Le carte et le territorie
The French writer Michel Houellebecq has reached a strange point in his unlikely career. Weedy, weak-chinned, thinning hair scooped in an increasingly unconvincing combover, dull blue eyes conveying a mixture of boredom and what might be described as a resigned intelligence, he looks perpetually uncomfortable. Not just uncomfortable on screen - his television interviews are legendarily bizarre, often consisting of long silences, exasperated sighs, non sequitur answers and disarming honesty bordering on rudeness - but uncomfortable with life and its vicissitudes. In poetry, novels, essays on literature, films and musical collaborations with the likes of Iggy Pop, Houellebecq has developed a philosophy of life as a survival strategy, where the aim is to collect those few fleeting moments of happiness before disappearing into oblivion.
It doesn't sound like fun being Houellebecq. He suffers regularly from panic attacks, long bouts of depression and has survived at least one complete nervous breakdown. He avoids other people, but loves his dog, a Welsh Corgi called Clement, because it offers him unconditional love. His first published work was a sumptuous essay on HP Lovecraft, the American fantasy author best known for inventing Chthulu, a mythical primordial creature that drives men to madness. His first work of fiction was a collection of poems titled Rester Vivant (Staying Alive), a proposition he can barely muster the enthusiasm to fulfil.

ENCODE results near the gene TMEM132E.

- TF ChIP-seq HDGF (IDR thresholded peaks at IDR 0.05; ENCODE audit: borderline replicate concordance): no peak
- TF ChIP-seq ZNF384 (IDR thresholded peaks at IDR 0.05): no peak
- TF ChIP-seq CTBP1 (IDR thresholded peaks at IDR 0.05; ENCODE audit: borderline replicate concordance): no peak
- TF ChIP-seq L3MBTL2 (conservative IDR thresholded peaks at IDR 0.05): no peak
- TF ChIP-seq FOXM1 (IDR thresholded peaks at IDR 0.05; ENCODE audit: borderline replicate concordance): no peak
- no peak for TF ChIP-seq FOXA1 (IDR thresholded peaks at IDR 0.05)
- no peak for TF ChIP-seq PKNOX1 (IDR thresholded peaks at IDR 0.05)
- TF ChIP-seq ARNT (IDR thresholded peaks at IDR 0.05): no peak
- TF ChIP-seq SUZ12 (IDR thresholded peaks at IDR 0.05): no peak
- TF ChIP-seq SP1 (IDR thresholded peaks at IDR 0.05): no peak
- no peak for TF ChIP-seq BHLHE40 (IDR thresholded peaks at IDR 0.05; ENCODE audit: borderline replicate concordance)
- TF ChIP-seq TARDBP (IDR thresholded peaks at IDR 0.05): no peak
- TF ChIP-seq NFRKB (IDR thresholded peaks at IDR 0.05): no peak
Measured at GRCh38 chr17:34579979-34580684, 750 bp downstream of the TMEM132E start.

This only partly explains the view of the universe now commonly called Houellebecquian: an almost comically bleak, lucid, and unforgiving attitude to life and its indignities. The recurrent themes of his oeuvre are the interplay between desire and love, ageing and the ravages it inflicts on the body, the disintegration of human relationships in advanced Western civilisation, and the fundamental sadness of existence.
He can be extremely funny, but is also frequently pornographic, racist, misogynist or downright nihilist. His early books, Extension du Domaine de la Lutte (published in English, rather bizarrely, as Whatever) and Les Particules Elementaires (The Elementary Particles) were explosions on the French literary scene, as much for their content and sparse style as for the personality of their author.
Houellebecq was tried in 2002 for inciting religious hatred in an interview - he had casually remarked that "Islam is the stupidest religion". For all his fierce intelligence, he can be remarkably narrow-minded: asked if he had reconsidered his opinion on Islam, he stated that he had looked into it once and thought the matter closed once and for all. (It may be that he represents a not inconsiderable part of French public opinion.)
For over 15 years, debate has raged over whether Houellebecq is the greatest French author of his generation, one who has captured the Zeitgeist of contemporary France, or a great impostor whose facile provocations and pop sociology are testimony to the terminal decline of French intellectual life. Some say it's both, although this is unfair to Houellebecq, whose limpid prose and insight into modern life genuinely injected something fresh into France's literary scene.